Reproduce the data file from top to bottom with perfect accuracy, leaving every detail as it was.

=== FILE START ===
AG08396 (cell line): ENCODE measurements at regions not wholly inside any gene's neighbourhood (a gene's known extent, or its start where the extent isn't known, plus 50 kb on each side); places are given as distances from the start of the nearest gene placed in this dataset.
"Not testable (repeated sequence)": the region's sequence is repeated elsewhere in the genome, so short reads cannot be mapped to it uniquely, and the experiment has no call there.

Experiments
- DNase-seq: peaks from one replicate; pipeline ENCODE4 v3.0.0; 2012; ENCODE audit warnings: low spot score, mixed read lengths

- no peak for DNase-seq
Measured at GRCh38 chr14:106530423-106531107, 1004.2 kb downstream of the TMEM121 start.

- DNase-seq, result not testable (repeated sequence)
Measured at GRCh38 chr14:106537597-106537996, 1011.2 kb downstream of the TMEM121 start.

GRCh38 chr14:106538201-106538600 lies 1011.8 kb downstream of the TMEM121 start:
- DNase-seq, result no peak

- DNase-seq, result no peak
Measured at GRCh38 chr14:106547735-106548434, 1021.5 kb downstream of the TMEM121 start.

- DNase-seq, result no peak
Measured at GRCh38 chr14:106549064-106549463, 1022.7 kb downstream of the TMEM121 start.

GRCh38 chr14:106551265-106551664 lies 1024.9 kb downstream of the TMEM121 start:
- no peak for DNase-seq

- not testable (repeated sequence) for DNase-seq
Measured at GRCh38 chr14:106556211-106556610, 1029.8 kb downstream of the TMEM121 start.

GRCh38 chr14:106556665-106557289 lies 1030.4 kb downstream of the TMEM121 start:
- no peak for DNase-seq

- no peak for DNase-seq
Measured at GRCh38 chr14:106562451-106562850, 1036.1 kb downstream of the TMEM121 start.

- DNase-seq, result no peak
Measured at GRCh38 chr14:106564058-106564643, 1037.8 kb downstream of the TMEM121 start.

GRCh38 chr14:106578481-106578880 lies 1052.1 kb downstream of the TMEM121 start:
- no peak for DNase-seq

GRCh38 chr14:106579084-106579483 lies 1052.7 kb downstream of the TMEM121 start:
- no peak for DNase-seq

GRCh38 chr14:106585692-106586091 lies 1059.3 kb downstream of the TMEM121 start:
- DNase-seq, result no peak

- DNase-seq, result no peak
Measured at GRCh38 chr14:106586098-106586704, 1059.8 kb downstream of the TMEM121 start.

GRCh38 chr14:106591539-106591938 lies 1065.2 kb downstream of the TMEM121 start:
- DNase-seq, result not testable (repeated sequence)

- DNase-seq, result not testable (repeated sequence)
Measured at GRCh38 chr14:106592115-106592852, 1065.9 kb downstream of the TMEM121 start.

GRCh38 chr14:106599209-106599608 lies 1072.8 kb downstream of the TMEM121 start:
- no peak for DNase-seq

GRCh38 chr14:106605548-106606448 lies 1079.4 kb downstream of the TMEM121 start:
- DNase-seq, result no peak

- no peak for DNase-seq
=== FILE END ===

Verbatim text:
AG08396 (cell line): ENCODE measurements at regions not wholly inside any gene's neighbourhood (a gene's known extent, or its start where the extent isn't known, plus 50 kb on each side); places are given as distances from the start of the nearest gene placed in this dataset.
"Not testable (repeated sequence)": the region's sequence is repeated elsewhere in the genome, so short reads cannot be mapped to it uniquely, and the experiment has no call there.

Experiments
- DNase-seq: peaks from one replicate; pipeline ENCODE4 v3.0.0; 2012; ENCODE audit warnings: low spot score, mixed read lengths

- no peak for DNase-seq
Measured at GRCh38 chr14:106530423-106531107, 1004.2 kb downstream of the TMEM121 start.

- DNase-seq, result not testable (repeated sequence)
Measured at GRCh38 chr14:106537597-106537996, 1011.2 kb downstream of the TMEM121 start.

GRCh38 chr14:106538201-106538600 lies 1011.8 kb downstream of the TMEM121 start:
- DNase-seq, result no peak

- DNase-seq, result no peak
Measured at GRCh38 chr14:106547735-106548434, 1021.5 kb downstream of the TMEM121 start.

- DNase-seq, result no peak
Measured at GRCh38 chr14:106549064-106549463, 1022.7 kb downstream of the TMEM121 start.

GRCh38 chr14:106551265-106551664 lies 1024.9 kb downstream of the TMEM121 start:
- no peak for DNase-seq

- not testable (repeated sequence) for DNase-seq
Measured at GRCh38 chr14:106556211-106556610, 1029.8 kb downstream of the TMEM121 start.

GRCh38 chr14:106556665-106557289 lies 1030.4 kb downstream of the TMEM121 start:
- no peak for DNase-seq

- no peak for DNase-seq
Measured at GRCh38 chr14:106562451-106562850, 1036.1 kb downstream of the TMEM121 start.

- DNase-seq, result no peak
Measured at GRCh38 chr14:106564058-106564643, 1037.8 kb downstream of the TMEM121 start.

GRCh38 chr14:106578481-106578880 lies 1052.1 kb downstream of the TMEM121 start:
- no peak for DNase-seq

GRCh38 chr14:106579084-106579483 lies 1052.7 kb downstream of the TMEM121 start:
- no peak for DNase-seq

GRCh38 chr14:106585692-106586091 lies 1059.3 kb downstream of the TMEM121 start:
- DNase-seq, result no peak

- DNase-seq, result no peak
Measured at GRCh38 chr14:106586098-106586704, 1059.8 kb downstream of the TMEM121 start.

GRCh38 chr14:106591539-106591938 lies 1065.2 kb downstream of the TMEM121 start:
- DNase-seq, result not testable (repeated sequence)

- DNase-seq, result not testable (repeated sequence)
Measured at GRCh38 chr14:106592115-106592852, 1065.9 kb downstream of the TMEM121 start.

GRCh38 chr14:106599209-106599608 lies 1072.8 kb downstream of the TMEM121 start:
- no peak for DNase-seq

GRCh38 chr14:106605548-106606448 lies 1079.4 kb downstream of the TMEM121 start:
- DNase-seq, result no peak

- no peak for DNase-seq